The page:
Russian neuroscientists discovered that anxiety-depressive disorder in mice is associated with impaired energy metabolism in the brain. The obtained data provides a fresh look at the depression development mechanism and other psycho-emotional diseases formation. The results of the study supported by Russian Science Foundation are published in the BMC Neuroscience. (2019-01-07)

Physics can predict wealth inequality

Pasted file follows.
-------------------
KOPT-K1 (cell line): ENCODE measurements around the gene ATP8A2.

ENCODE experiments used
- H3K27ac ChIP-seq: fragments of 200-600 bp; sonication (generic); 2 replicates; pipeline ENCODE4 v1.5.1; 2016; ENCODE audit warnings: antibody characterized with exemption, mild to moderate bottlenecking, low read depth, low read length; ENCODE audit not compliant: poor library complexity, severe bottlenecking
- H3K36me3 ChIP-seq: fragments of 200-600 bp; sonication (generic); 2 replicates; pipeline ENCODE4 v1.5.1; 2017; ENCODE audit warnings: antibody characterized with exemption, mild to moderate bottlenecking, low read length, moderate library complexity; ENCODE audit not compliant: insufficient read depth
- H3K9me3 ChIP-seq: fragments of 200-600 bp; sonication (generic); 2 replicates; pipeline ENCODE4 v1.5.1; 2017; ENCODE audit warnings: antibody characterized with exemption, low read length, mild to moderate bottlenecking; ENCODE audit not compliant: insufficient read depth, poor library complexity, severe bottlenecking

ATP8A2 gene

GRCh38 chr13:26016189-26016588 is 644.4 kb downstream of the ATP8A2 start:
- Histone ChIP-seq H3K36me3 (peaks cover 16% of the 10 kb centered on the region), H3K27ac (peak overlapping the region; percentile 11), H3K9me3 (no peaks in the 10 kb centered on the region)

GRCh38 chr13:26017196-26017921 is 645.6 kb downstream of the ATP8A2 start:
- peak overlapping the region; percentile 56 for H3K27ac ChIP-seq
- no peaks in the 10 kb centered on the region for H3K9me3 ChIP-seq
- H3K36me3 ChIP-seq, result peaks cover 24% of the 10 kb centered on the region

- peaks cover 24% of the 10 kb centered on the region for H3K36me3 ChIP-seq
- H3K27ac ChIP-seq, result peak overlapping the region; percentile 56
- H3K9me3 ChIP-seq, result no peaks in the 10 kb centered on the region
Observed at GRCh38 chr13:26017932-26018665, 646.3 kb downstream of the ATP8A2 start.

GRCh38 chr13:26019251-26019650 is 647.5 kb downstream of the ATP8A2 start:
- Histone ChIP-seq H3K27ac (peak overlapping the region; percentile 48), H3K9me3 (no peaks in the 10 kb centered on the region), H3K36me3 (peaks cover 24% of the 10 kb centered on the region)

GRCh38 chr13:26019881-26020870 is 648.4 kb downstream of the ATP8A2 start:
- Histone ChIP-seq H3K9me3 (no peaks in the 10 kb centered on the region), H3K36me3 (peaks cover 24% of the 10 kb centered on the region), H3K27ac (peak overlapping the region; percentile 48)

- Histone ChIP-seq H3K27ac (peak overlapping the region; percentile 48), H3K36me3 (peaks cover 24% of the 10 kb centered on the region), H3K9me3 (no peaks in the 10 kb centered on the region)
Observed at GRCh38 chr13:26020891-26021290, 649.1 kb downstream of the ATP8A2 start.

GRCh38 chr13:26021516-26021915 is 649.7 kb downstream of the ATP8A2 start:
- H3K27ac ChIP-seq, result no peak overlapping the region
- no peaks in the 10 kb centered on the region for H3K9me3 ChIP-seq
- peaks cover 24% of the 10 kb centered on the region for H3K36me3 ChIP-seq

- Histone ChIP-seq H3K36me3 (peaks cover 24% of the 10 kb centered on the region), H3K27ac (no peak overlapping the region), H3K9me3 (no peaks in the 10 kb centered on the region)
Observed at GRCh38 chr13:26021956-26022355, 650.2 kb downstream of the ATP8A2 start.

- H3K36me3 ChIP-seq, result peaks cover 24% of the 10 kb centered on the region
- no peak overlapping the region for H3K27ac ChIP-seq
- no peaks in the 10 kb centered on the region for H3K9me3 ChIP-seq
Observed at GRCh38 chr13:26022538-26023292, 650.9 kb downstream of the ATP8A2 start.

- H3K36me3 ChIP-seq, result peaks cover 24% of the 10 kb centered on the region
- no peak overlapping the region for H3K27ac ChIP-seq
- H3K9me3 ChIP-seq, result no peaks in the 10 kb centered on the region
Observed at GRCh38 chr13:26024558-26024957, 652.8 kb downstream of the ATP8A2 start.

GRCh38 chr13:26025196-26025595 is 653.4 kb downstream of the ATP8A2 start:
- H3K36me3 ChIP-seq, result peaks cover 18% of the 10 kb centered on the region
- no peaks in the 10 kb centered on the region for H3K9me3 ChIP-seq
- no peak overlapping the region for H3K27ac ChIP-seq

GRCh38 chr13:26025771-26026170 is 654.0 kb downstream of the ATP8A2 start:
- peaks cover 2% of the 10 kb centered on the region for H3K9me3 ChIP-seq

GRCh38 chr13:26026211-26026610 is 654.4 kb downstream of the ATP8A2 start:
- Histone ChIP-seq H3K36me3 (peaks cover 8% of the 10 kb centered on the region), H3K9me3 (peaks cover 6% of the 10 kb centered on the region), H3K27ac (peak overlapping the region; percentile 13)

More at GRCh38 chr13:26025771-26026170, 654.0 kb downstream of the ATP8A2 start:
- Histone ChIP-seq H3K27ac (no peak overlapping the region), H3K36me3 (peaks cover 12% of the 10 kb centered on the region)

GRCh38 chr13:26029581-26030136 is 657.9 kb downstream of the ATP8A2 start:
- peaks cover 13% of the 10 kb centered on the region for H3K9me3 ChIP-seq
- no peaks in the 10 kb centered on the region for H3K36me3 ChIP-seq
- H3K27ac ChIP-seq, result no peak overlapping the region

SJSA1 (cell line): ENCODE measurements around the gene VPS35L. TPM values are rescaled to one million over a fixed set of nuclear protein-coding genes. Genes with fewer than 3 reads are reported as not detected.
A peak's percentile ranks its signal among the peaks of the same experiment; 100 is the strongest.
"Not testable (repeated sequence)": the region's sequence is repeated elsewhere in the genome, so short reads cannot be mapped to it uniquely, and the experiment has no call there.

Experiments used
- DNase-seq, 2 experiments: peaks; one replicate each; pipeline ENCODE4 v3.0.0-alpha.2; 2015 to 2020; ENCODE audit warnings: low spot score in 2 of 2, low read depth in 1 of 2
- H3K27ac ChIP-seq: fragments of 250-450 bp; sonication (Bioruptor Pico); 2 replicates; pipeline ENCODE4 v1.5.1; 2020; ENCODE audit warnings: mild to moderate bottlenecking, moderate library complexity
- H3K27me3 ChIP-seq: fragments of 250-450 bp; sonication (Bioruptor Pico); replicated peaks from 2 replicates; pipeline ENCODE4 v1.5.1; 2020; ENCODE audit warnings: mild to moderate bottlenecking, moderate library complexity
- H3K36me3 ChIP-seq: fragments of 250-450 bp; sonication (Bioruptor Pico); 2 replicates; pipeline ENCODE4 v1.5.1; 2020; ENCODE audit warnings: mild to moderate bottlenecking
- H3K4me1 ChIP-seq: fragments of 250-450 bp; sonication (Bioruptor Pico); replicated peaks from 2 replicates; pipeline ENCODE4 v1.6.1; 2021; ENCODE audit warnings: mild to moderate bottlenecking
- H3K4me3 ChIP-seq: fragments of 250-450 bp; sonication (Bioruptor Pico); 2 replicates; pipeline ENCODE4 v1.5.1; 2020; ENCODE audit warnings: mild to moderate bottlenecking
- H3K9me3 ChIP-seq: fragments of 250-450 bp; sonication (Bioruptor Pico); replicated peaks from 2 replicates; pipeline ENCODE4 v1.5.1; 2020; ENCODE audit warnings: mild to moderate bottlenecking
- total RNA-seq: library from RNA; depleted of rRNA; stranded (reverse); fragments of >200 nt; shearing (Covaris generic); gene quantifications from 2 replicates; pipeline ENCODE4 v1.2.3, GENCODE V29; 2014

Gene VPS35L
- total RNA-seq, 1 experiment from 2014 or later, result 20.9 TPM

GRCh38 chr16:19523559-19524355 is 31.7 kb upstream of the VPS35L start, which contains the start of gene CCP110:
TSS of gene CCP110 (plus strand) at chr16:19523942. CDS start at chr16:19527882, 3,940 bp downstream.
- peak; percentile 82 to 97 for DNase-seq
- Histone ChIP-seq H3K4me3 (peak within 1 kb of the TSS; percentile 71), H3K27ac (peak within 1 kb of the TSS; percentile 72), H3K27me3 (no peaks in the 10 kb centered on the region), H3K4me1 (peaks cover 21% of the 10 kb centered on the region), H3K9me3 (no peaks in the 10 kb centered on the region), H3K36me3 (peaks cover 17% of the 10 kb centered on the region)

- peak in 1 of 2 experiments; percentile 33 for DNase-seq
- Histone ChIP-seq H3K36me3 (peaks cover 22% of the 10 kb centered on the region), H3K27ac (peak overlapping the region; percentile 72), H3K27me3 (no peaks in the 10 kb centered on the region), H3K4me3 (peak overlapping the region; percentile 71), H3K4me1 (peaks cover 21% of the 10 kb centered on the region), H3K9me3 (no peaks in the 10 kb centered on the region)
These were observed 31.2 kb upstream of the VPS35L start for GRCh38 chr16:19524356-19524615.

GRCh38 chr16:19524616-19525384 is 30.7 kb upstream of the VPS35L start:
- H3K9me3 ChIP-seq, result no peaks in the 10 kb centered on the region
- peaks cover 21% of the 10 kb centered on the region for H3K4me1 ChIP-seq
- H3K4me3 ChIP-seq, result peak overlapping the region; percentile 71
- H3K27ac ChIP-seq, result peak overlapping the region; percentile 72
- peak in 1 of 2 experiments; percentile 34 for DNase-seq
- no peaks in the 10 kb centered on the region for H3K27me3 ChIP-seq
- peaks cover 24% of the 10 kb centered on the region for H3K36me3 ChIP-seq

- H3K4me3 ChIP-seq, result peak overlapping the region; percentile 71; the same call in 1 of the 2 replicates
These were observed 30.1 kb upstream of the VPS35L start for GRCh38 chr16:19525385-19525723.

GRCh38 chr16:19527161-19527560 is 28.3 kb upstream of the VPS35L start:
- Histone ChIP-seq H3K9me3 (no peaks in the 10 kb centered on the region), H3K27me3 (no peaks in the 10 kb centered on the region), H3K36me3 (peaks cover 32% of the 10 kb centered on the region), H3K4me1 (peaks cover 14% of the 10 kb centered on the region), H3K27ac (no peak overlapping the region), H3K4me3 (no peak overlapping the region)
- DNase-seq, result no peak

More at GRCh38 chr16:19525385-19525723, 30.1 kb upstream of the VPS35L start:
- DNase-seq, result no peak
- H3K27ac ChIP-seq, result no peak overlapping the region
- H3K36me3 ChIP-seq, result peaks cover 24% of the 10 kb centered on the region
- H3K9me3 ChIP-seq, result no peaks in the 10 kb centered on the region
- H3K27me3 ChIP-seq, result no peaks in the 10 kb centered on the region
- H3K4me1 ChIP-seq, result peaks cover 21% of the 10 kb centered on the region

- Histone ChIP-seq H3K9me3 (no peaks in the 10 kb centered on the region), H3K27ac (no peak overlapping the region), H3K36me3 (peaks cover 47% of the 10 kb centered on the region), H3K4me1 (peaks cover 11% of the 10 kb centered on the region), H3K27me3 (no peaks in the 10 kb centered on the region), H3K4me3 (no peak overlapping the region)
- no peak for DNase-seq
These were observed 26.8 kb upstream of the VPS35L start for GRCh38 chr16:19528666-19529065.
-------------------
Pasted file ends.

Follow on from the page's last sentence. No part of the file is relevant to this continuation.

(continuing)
The 2016 election year highlighted the growing problem of wealth inequality and finding ways to help the people who are falling behind. This human urge of compassion isn't new, but the big question that remains to be addressed is why inequality is so difficult to erase. This inspired Adrian Bejan at Duke University, who in 1996 discovered the Constructal Law, to provide an answer. (2017-03-28)